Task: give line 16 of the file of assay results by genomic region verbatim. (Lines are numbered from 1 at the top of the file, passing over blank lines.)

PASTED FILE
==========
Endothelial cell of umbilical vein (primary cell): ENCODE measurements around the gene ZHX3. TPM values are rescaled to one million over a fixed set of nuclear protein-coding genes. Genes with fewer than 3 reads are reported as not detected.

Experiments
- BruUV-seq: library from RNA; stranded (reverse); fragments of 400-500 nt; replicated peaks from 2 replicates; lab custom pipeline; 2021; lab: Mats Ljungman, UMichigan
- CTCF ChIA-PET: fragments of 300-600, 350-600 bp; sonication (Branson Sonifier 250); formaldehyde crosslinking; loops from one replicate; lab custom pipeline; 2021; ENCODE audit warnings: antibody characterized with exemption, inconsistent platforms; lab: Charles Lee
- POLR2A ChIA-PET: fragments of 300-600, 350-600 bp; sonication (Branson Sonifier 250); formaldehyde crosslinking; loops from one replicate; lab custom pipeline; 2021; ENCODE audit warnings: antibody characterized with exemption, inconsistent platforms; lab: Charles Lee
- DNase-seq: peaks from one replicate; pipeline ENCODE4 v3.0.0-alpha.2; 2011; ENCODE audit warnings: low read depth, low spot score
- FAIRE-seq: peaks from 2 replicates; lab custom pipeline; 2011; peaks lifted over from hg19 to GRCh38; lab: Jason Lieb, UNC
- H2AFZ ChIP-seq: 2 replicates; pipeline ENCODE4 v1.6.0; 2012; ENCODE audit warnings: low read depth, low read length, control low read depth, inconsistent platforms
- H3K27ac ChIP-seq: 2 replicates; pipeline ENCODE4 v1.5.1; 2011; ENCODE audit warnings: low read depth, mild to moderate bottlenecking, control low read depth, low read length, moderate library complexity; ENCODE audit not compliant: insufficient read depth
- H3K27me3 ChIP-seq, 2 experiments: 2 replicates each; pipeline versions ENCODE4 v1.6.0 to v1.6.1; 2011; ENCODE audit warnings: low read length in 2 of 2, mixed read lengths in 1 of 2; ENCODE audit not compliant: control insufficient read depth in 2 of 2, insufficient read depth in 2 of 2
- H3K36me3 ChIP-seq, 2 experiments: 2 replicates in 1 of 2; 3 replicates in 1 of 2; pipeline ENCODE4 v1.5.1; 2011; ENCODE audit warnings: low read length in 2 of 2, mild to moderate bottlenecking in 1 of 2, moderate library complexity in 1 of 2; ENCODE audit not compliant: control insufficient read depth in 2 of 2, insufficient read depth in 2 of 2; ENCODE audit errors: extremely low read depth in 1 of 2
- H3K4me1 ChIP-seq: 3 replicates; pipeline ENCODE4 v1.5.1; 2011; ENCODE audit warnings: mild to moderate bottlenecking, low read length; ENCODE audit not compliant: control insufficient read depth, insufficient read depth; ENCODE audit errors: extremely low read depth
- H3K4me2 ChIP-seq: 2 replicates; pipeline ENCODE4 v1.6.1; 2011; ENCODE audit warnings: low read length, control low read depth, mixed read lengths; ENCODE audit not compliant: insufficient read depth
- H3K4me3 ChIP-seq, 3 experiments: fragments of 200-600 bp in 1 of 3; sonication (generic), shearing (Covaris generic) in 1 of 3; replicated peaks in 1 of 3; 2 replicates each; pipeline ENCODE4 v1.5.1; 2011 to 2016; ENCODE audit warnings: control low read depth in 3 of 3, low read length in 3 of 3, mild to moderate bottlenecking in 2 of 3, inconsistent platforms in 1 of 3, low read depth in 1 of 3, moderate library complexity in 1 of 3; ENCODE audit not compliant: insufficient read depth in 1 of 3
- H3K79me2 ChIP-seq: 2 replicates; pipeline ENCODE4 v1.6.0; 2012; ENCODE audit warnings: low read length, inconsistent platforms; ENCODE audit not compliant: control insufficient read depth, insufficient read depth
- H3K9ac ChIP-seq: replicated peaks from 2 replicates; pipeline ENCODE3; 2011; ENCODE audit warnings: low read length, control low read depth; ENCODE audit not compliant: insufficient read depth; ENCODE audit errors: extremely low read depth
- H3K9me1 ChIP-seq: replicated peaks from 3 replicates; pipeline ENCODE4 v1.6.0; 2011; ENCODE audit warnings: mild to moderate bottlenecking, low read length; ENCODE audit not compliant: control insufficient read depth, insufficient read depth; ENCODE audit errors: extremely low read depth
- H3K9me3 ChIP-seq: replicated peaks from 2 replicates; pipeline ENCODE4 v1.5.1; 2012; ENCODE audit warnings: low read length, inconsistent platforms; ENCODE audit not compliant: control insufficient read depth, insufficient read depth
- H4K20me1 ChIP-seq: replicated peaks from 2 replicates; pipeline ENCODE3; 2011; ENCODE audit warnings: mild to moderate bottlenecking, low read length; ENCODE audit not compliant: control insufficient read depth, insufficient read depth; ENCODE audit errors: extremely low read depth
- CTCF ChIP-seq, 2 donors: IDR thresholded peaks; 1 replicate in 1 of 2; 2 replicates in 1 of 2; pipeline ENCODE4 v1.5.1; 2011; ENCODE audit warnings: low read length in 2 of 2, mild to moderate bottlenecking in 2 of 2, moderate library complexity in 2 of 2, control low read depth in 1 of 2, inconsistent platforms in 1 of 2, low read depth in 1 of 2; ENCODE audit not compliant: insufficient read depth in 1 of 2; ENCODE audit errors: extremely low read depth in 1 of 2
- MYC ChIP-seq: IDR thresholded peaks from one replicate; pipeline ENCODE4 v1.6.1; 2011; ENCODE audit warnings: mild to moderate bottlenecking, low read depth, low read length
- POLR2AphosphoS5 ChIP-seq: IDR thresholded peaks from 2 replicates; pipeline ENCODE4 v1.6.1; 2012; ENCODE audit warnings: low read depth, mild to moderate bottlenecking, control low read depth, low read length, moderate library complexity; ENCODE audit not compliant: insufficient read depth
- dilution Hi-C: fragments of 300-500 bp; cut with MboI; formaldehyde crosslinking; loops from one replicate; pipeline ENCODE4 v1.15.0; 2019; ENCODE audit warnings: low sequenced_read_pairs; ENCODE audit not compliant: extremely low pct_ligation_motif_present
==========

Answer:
- H3K9ac ChIP-seq: replicated peaks from 2 replicates; pipeline ENCODE3; 2011; ENCODE audit warnings: low read length, control low read depth; ENCODE audit not compliant: insufficient read depth; ENCODE audit errors: extremely low read depth